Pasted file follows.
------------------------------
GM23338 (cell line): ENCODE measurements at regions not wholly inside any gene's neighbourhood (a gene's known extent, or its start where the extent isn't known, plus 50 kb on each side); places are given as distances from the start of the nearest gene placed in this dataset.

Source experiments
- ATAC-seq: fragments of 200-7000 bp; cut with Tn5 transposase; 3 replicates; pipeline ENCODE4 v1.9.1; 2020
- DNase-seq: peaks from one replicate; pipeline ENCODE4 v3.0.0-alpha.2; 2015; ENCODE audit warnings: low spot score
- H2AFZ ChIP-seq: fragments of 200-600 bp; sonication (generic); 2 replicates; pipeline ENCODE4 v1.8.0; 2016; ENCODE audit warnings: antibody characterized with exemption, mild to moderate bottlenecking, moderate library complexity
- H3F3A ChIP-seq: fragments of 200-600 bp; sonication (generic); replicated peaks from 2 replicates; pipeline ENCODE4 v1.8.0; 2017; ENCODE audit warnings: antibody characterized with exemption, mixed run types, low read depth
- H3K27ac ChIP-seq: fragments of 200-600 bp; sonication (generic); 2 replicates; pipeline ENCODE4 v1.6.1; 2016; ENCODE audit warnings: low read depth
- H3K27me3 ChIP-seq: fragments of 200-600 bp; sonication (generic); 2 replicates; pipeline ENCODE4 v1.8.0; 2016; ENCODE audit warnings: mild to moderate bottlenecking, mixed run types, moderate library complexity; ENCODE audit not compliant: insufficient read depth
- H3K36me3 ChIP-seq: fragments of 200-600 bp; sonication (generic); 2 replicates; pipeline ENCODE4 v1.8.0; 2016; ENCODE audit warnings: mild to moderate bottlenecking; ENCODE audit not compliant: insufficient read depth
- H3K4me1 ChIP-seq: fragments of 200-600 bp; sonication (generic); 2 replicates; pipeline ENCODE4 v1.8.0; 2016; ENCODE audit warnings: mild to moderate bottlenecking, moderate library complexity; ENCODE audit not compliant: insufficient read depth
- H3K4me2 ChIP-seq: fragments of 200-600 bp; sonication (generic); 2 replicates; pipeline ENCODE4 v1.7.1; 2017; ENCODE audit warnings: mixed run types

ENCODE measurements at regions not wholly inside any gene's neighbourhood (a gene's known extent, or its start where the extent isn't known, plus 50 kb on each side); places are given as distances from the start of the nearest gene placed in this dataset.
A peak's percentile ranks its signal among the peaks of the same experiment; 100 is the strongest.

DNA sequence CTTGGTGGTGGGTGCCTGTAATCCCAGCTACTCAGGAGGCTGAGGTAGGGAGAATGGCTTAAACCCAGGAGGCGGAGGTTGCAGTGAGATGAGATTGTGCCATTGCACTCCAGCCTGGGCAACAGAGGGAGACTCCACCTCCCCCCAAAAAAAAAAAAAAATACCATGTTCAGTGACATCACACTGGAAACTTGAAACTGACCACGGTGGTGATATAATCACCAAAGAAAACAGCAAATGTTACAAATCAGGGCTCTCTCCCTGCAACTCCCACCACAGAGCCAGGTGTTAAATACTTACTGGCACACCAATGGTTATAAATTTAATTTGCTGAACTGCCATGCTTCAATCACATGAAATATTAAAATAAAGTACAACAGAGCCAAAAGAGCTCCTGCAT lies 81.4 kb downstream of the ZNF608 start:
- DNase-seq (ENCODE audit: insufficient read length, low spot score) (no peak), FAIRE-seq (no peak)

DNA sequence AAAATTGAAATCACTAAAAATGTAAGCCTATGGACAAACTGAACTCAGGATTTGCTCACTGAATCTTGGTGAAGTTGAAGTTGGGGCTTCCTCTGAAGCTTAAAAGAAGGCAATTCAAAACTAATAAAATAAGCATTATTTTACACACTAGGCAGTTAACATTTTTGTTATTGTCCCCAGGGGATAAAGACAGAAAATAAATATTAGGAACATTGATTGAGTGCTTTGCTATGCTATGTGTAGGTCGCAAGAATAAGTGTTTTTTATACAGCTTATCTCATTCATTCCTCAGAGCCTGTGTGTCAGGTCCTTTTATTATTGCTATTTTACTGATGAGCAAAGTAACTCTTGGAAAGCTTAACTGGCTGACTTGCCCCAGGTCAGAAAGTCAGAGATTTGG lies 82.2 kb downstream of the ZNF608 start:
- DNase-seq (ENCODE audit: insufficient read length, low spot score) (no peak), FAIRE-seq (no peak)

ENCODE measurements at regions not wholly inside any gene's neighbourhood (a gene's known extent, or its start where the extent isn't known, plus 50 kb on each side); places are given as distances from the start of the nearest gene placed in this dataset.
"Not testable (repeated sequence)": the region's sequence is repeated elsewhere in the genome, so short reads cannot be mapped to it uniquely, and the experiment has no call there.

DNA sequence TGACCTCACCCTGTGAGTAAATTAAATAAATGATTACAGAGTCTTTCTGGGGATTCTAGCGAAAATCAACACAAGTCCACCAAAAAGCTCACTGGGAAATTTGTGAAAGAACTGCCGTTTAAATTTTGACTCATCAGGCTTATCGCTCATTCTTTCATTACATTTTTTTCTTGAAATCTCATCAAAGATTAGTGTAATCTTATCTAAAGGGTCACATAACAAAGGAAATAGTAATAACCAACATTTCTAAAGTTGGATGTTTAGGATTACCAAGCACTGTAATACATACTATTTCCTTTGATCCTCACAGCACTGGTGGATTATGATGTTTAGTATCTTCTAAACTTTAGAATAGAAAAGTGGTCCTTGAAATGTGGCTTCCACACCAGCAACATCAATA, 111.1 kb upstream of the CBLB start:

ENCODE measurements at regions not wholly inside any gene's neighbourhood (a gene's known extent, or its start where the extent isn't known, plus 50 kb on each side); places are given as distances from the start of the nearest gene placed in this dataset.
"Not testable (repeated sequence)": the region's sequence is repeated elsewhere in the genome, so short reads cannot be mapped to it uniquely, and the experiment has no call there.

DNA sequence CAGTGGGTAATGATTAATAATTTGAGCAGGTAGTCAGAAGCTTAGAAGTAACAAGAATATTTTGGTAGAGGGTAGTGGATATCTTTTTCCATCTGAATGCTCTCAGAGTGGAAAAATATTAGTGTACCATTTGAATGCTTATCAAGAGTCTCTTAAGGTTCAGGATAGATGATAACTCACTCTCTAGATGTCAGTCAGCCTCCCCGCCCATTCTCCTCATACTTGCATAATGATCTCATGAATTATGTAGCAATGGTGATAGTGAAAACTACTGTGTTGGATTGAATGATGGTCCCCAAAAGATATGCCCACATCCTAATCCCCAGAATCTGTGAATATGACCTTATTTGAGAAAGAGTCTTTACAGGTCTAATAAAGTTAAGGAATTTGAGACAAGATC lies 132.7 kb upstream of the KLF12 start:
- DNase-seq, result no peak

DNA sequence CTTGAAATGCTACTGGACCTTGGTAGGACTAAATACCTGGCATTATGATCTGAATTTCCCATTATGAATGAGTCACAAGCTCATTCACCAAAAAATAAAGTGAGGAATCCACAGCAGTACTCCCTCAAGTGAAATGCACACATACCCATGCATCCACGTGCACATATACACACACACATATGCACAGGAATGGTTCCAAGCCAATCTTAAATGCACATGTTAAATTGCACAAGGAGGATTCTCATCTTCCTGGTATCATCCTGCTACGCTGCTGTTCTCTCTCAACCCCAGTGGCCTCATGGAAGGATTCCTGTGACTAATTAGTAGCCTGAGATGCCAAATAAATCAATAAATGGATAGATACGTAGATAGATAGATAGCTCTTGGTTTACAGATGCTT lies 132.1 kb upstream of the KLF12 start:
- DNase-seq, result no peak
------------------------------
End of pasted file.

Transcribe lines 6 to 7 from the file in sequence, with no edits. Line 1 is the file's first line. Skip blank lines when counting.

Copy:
- H3F3A ChIP-seq: fragments of 200-600 bp; sonication (generic); replicated peaks from 2 replicates; pipeline ENCODE4 v1.8.0; 2017; ENCODE audit warnings: antibody characterized with exemption, mixed run types, low read depth
- H3K27ac ChIP-seq: fragments of 200-600 bp; sonication (generic); 2 replicates; pipeline ENCODE4 v1.6.1; 2016; ENCODE audit warnings: low read depth